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For too many years, I’ve been part of what Amy Goodman calls the “silenced majority.” Fearing rejection or retaliation, I’ve kept my ideas on global sense to myself. Whenever I’ve wanted to speak out, my insecurity and shame has arisen to muffle my voice.

Authoritarian governments are forever fighting enemies, real or imagined, foreign or domestic. Such regimes disdain dissent. Leaders use all their strength to keep dissent as silent or invisible as possible. Any act of defiance provokes retribution. Voltaire accurately advised, “It is dangerous to be right when the government is wrong.”

Compliance with any form of tyranny is equally dangerous. Even in republics, if we accept the reactionary security laws as moral, if we agree not to protest, what stops leaders from tapping our telephones, planting spies in our community meetings, staging midnight raids to arrest peaceful dissenters, planning assassinations, or using any natural disaster as a pretext for declaring martial law?  

We cannot let our fear cost us our freedom. As Ben Franklin said in varying words, “They that can give up essential liberty to obtain a little temporary safety deserve neither liberty nor safety.”

Henry David Thoreau said that most people “lead lives of quiet desperation.” We go along to get along, hating ourselves for living a lie. We’re so strained and stained by inner conflicts, hidden by split perceptions, that we never stand up for ourselves.
We need dissent, I contend, but only nonviolent dissent will do. Violence by anyone harms everyone. Spilling even one drop of blood is too high a price if the karma injures our souls.

Despising politics or criticizing the abuses of politicians is not helpful. Look at all the criticism of U.S. presidents that did nothing to change their policies. I favor instead developing a vibrant vision of a better world that inspires us to take effective action.
Awakening to a global sense of our universal unity in a diverse community is our best and most practical strategy for promoting a civil society, human rights, genuine democracy, world peace, and a healthy planet. Our spirituality can transform politics.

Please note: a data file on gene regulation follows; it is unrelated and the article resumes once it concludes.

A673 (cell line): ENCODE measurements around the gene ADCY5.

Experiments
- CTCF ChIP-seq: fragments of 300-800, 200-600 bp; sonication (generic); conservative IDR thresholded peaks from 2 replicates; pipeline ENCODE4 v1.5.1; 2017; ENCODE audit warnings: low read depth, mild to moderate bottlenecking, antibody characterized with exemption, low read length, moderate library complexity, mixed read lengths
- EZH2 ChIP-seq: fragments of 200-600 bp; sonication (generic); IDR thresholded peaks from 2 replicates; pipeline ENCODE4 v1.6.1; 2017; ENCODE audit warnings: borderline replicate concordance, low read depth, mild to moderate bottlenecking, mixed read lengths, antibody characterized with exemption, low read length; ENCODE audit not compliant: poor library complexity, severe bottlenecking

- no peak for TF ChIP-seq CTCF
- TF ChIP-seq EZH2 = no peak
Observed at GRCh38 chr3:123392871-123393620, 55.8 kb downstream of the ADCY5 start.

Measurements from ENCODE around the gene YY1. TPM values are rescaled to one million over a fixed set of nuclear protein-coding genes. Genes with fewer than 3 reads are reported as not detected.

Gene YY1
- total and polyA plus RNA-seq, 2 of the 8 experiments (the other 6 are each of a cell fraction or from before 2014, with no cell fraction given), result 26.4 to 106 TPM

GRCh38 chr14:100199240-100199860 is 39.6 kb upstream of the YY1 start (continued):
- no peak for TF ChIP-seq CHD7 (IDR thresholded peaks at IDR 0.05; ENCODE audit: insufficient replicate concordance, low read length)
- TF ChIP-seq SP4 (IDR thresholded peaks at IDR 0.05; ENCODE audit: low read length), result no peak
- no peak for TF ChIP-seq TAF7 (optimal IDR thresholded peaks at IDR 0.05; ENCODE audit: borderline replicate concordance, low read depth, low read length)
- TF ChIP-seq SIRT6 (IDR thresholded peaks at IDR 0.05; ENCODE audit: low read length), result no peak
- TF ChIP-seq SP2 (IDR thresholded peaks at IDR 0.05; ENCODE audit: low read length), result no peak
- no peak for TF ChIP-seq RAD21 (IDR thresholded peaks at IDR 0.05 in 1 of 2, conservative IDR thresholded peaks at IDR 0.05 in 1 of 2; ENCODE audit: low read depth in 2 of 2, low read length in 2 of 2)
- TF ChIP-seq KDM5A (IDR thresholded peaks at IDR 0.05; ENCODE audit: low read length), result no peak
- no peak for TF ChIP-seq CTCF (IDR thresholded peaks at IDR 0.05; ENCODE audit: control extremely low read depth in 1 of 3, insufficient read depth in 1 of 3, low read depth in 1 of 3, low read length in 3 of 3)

When we see ourselves as part of a holographic “multiverse” in which everything is interconnected to everything else, we realize that injustice anywhere harms everyone everywhere, so we must face our dependence on alpha leaders and change our ways.
Our split perceptions let us deny our natural global oneness. We feel isolated and powerless. We deny our true selves. When we let our fears squelch our conscience and our intuitive guidance to make a difference in the world, we invite fresh fears into our lives.

For too many years, I’ve been part of what Amy Goodman calls the “silenced majority.” Fearing rejection or retaliation, I’ve kept my ideas on global sense to myself. Whenever I’ve wanted to speak out, my insecurity and shame has arisen to muffle my voice.

Given all the dangers facing our world today, I no longer can stay silent and stay true to my soul. I cannot keep giving away my power to my inner addict and avoid practicing self rule. Can you?

____
This essay by Judah Freed is an excerpt from his book, GLOBAL SENSE: The 2012 Edition: A spiritual handbook on the nature of society and how to change the world by changing ourselves.
Visit: GlobalSense.com

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Comment Preferences

  •  Spiritualism will indeed infuse inspirational (0+ / 0-)

    action. Your statement below rings true and is a mantra against secularism.

    When we let our fears squelch our conscience and our intuitive guidance to make a difference in the world, we invite fresh fears into our lives.

    Some...spoke with strong and powerful voices, which proclaimed in accents trumpet-tongued,"I am beautiful, and I rule". Others murmured in tones scarcely audible, but exquisetly soft and sweet, "I am little, and I am beloved"." Armandine A.L. Dupin

    by Kvetchnrelease on Mon Mar 05, 2012 at 02:26:41 PM PST

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